If you want to learn how to craft your own strong family rhythms which meet your needs and allow you to really live the values you want your children to grow up with, read on…

Rhythm in the Home 

Crafting a dependable family rhythm has been truly life-changing for us. Having a rhythm that Frida could understand and anticipate has brought more ease and joy into our home than I could ever have imagined, and I have seen first-hand the power of rhythm in reducing feelings of overwhelm and increasing calm and connection for our whole family.

Crafting a strong family rhythm can:

  • Reduce feelings of overwhelm – for you just as much as your children;
  • Increase your child’s feelings of control, reducing their stress levels and related behaviours  – young children thrive on dependability;
  • Allow you to parent with more ease and joy, removing some of the friction in daily life;
  • Provide regular moments of calm and togetherness, even during busy days;
  • Let you focus on what is important to you, including ensuring time for self-care; and
  • Simplify your life, allowing you to let go of things which aren’t helping you reach your goals.

Rhythm is emphatically not about establishing strict routines or schedules; it is there to serve you rather than turn you into its slave. A strong rhythm creates freedom through establishing a flow which feels natural, where everyone knows what comes next.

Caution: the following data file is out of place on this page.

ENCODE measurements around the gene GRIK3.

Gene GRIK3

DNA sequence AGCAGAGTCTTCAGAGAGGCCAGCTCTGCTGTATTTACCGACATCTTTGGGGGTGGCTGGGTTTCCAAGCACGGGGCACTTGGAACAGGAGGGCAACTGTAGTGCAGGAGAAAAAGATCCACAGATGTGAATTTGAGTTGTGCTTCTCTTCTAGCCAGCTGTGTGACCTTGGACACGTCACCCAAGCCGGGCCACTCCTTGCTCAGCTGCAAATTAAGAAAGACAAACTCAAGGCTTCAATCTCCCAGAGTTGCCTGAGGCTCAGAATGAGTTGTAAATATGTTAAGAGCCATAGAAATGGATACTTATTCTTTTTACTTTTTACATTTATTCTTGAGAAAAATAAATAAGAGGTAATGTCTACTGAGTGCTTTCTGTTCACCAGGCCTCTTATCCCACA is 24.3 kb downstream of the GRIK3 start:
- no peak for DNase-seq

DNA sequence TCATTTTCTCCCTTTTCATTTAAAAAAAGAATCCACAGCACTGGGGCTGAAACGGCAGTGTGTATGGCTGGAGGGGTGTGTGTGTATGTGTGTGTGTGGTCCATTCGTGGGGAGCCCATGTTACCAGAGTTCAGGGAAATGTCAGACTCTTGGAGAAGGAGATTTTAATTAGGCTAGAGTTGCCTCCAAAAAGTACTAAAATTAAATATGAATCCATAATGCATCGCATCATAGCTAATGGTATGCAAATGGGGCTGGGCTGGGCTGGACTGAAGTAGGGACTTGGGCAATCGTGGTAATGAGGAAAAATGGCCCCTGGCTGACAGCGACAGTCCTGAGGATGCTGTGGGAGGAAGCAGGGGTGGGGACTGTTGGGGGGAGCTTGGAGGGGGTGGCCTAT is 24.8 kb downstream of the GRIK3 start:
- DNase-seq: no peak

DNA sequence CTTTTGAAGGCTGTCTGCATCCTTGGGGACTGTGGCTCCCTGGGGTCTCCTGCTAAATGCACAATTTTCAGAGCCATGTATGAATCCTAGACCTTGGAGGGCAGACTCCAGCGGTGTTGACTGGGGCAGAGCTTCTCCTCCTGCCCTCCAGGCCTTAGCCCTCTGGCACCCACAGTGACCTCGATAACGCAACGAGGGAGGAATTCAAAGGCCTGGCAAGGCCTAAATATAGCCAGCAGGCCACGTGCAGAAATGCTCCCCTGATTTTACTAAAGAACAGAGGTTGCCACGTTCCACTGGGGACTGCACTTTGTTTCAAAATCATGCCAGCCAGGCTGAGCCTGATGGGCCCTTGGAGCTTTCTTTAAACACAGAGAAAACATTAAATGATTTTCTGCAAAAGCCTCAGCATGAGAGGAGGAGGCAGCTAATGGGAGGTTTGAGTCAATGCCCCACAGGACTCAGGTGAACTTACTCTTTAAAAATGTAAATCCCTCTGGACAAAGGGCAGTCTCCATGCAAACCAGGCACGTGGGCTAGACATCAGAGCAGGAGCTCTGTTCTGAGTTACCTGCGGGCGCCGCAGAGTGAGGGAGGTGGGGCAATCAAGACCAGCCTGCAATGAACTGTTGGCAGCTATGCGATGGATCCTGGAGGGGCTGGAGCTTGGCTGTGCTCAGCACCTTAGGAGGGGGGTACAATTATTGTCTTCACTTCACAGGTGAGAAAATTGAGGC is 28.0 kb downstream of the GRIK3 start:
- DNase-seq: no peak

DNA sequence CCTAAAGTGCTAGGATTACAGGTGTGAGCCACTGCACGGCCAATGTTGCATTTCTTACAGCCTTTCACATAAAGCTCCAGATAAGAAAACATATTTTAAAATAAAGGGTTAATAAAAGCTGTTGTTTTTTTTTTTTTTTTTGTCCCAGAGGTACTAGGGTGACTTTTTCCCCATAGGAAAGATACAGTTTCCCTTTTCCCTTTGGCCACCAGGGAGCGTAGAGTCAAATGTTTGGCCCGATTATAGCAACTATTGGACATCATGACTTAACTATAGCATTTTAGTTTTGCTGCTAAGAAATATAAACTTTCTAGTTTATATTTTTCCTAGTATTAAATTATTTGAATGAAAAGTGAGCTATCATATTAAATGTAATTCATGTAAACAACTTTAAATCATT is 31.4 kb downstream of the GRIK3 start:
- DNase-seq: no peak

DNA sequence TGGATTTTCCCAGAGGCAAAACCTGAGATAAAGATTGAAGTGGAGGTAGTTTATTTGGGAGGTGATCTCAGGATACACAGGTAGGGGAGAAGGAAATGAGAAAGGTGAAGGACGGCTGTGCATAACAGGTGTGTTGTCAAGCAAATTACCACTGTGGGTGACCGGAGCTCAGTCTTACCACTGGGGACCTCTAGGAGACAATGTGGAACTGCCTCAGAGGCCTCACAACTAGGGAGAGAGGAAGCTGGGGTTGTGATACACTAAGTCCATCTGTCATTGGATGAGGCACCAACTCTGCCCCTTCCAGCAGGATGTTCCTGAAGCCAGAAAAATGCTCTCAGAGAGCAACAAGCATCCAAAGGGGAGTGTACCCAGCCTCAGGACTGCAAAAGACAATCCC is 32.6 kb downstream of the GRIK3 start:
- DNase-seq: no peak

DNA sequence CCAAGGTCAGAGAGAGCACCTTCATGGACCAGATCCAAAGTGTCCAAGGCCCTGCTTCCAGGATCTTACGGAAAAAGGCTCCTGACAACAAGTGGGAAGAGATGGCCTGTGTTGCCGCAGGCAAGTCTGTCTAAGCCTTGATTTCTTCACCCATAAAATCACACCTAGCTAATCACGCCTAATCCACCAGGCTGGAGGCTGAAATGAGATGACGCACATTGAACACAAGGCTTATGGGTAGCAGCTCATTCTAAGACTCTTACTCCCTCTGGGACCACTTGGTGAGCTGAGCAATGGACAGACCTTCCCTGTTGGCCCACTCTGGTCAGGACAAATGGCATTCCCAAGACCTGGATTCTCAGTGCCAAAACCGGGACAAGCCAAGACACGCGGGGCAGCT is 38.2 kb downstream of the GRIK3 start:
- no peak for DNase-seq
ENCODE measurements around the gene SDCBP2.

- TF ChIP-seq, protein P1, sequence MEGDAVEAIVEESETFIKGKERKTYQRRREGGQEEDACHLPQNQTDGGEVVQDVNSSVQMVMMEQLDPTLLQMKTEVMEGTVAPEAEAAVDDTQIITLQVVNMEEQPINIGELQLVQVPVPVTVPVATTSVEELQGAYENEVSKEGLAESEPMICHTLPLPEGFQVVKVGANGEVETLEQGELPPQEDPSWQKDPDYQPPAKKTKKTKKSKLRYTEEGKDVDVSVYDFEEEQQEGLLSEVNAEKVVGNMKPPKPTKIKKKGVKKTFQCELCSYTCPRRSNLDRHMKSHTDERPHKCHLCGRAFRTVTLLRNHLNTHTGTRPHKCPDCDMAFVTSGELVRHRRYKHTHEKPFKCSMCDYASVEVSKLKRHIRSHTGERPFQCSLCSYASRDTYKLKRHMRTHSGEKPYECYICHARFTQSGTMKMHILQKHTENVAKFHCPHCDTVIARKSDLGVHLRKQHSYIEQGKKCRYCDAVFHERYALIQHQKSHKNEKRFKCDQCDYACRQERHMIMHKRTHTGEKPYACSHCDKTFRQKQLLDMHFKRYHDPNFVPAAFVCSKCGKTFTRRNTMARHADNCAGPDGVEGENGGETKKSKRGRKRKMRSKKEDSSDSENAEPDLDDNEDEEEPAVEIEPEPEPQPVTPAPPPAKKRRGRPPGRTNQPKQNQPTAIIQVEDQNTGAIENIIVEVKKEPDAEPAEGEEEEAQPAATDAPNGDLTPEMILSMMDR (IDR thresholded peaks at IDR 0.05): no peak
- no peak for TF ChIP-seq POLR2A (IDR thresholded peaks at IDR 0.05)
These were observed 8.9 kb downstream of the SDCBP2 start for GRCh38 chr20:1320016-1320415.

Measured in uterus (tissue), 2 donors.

If you’d like to find clarity around what you truly need from a family rhythm, and confidence in crafting it, bookings open this Thursday 11th October at 08:30am BST for the last Rhythm in the Home course of 2018.

“I think this course is great – it has encouraged me to make space not just to think about our rhythms, and what is important for my family, but also what is important for my wellbeing too. I am profoundly grateful for the opportunities this course has provided me.”

This sell-out course is designed to create a warm, safe, and supportive space for you to dig deep into what makes you and your family happy, and how to shape your days to bring more ease and joy into your life with young children. It’s a very special course and I’m so proud of it and the changes that previous participants have made to their lives after participating (you can read what other parents have said about the course here).

If you feel like your family could benefit from more rhythm come and join us!  

Posted by:Eloise R

4 replies on “Rhythm in the Home: Our Autumn rhythm

  1. Hi!

    Can you talk more about the habit of saying morning verses? You mentioned it in a post and I am quite curious, I know that it is Waldorf inspired, but can you explain it a bit more? 😀

    Thank you!
    Marjorie

  2. Hi Eloise, thanks for your post. I’ve just discovered your blog and I’m really enjoying reading your posts past and present. Wondered if you’d heard of Jean Van’t Hul? She has written books under the title of The Artful Parent…I have a couple of them…one is called The Artful Year which gives lots of inspiration for craft and cooking activities for each season. It’s a lovely book and would highly recommend it.

Leave a Reply to Eloise R Cancel reply